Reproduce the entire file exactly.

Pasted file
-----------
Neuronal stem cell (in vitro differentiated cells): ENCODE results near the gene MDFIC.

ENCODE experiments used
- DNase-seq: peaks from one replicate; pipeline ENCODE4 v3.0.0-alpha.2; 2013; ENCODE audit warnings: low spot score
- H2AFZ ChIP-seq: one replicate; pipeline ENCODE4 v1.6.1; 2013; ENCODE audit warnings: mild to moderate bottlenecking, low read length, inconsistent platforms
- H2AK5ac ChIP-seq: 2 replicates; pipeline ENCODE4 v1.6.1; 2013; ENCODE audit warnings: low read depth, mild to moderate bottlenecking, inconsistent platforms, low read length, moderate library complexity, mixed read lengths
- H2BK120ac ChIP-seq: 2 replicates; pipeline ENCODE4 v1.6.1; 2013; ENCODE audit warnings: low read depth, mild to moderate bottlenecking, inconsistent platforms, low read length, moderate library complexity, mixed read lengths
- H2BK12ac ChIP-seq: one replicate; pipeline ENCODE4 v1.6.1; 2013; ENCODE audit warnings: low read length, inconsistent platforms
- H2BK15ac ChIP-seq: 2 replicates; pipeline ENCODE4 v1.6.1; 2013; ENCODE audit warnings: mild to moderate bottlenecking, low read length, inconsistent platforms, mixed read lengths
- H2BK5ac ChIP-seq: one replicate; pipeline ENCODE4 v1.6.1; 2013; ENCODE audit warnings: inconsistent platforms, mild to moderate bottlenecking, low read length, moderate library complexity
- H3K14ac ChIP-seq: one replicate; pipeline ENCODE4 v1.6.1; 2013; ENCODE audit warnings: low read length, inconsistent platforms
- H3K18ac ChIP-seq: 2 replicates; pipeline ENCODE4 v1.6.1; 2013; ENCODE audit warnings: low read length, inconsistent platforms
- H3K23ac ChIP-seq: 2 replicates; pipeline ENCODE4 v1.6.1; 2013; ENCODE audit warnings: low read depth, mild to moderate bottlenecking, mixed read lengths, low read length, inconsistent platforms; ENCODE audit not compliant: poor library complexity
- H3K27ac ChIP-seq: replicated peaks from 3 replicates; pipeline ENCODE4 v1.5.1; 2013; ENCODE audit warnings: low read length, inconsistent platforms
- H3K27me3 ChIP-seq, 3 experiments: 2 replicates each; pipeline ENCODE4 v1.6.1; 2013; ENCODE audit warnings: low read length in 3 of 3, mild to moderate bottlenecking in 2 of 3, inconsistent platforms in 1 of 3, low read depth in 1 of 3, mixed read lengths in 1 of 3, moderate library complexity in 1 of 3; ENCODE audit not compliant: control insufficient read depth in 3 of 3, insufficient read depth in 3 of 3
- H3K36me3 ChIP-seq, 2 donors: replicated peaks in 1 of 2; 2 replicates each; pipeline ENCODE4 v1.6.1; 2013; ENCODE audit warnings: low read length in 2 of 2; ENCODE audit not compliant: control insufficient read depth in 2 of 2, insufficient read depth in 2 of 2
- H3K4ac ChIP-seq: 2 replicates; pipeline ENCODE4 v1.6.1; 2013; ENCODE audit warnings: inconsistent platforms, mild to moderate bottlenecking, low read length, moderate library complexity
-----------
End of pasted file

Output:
Neuronal stem cell (in vitro differentiated cells): ENCODE results near the gene MDFIC.

ENCODE experiments used
- DNase-seq: peaks from one replicate; pipeline ENCODE4 v3.0.0-alpha.2; 2013; ENCODE audit warnings: low spot score
- H2AFZ ChIP-seq: one replicate; pipeline ENCODE4 v1.6.1; 2013; ENCODE audit warnings: mild to moderate bottlenecking, low read length, inconsistent platforms
- H2AK5ac ChIP-seq: 2 replicates; pipeline ENCODE4 v1.6.1; 2013; ENCODE audit warnings: low read depth, mild to moderate bottlenecking, inconsistent platforms, low read length, moderate library complexity, mixed read lengths
- H2BK120ac ChIP-seq: 2 replicates; pipeline ENCODE4 v1.6.1; 2013; ENCODE audit warnings: low read depth, mild to moderate bottlenecking, inconsistent platforms, low read length, moderate library complexity, mixed read lengths
- H2BK12ac ChIP-seq: one replicate; pipeline ENCODE4 v1.6.1; 2013; ENCODE audit warnings: low read length, inconsistent platforms
- H2BK15ac ChIP-seq: 2 replicates; pipeline ENCODE4 v1.6.1; 2013; ENCODE audit warnings: mild to moderate bottlenecking, low read length, inconsistent platforms, mixed read lengths
- H2BK5ac ChIP-seq: one replicate; pipeline ENCODE4 v1.6.1; 2013; ENCODE audit warnings: inconsistent platforms, mild to moderate bottlenecking, low read length, moderate library complexity
- H3K14ac ChIP-seq: one replicate; pipeline ENCODE4 v1.6.1; 2013; ENCODE audit warnings: low read length, inconsistent platforms
- H3K18ac ChIP-seq: 2 replicates; pipeline ENCODE4 v1.6.1; 2013; ENCODE audit warnings: low read length, inconsistent platforms
- H3K23ac ChIP-seq: 2 replicates; pipeline ENCODE4 v1.6.1; 2013; ENCODE audit warnings: low read depth, mild to moderate bottlenecking, mixed read lengths, low read length, inconsistent platforms; ENCODE audit not compliant: poor library complexity
- H3K27ac ChIP-seq: replicated peaks from 3 replicates; pipeline ENCODE4 v1.5.1; 2013; ENCODE audit warnings: low read length, inconsistent platforms
- H3K27me3 ChIP-seq, 3 experiments: 2 replicates each; pipeline ENCODE4 v1.6.1; 2013; ENCODE audit warnings: low read length in 3 of 3, mild to moderate bottlenecking in 2 of 3, inconsistent platforms in 1 of 3, low read depth in 1 of 3, mixed read lengths in 1 of 3, moderate library complexity in 1 of 3; ENCODE audit not compliant: control insufficient read depth in 3 of 3, insufficient read depth in 3 of 3
- H3K36me3 ChIP-seq, 2 donors: replicated peaks in 1 of 2; 2 replicates each; pipeline ENCODE4 v1.6.1; 2013; ENCODE audit warnings: low read length in 2 of 2; ENCODE audit not compliant: control insufficient read depth in 2 of 2, insufficient read depth in 2 of 2
- H3K4ac ChIP-seq: 2 replicates; pipeline ENCODE4 v1.6.1; 2013; ENCODE audit warnings: inconsistent platforms, mild to moderate bottlenecking, low read length, moderate library complexity